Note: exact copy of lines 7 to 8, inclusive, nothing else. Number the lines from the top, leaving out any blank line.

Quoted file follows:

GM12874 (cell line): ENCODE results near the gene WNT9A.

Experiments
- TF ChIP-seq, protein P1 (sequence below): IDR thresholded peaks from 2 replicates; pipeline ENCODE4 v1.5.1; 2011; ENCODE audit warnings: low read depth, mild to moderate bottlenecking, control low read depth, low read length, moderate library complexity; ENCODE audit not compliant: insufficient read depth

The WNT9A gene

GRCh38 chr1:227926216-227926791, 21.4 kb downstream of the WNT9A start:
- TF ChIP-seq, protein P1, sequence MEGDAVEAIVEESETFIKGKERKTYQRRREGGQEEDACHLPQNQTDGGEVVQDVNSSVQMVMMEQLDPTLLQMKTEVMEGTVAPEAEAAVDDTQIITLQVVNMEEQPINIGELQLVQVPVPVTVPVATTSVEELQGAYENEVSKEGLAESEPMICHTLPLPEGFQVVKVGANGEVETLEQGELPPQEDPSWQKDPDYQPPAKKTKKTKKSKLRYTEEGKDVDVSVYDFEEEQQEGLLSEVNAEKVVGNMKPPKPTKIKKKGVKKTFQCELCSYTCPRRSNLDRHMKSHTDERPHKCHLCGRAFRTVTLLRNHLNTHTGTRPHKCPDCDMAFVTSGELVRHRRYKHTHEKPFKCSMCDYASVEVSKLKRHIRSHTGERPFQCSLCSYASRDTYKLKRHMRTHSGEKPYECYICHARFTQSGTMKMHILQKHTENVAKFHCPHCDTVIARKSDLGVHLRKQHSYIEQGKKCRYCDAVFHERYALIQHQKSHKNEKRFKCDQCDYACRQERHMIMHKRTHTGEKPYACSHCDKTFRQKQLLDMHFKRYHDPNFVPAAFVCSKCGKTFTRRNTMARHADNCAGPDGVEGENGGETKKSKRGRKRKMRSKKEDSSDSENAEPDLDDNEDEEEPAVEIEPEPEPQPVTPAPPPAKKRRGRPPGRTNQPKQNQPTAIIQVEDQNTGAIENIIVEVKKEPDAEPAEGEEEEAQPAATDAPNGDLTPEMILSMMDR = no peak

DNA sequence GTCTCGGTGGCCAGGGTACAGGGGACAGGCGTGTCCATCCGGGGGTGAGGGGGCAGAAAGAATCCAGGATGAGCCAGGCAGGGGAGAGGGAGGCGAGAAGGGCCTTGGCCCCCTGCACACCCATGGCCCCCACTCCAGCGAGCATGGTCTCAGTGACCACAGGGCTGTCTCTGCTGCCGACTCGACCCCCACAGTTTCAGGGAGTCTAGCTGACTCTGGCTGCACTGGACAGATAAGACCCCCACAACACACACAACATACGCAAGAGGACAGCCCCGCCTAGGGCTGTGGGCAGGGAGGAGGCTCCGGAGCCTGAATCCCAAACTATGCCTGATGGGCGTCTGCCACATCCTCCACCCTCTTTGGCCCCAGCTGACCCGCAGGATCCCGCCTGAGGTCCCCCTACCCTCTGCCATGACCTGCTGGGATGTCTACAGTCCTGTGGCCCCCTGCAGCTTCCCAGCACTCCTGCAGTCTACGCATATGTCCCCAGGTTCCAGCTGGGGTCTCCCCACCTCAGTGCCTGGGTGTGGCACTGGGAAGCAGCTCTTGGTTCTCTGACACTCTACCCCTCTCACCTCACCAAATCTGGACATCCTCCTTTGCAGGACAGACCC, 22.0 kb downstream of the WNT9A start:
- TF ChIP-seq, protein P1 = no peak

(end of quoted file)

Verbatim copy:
DNA sequence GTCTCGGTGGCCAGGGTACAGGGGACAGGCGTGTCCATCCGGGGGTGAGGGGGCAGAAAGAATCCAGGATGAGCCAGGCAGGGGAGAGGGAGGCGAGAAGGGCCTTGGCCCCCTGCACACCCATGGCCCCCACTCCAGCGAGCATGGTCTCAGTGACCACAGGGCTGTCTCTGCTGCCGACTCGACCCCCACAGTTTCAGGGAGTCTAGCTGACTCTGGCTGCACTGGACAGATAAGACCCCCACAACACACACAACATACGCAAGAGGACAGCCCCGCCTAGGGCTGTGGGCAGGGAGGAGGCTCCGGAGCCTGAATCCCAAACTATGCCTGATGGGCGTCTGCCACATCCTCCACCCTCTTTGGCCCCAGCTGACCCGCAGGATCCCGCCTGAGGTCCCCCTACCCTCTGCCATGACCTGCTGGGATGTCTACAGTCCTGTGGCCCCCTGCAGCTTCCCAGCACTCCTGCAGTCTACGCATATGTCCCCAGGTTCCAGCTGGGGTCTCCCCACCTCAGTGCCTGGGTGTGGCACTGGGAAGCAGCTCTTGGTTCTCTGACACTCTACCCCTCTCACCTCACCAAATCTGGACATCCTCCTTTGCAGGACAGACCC, 22.0 kb downstream of the WNT9A start:
- TF ChIP-seq, protein P1 = no peak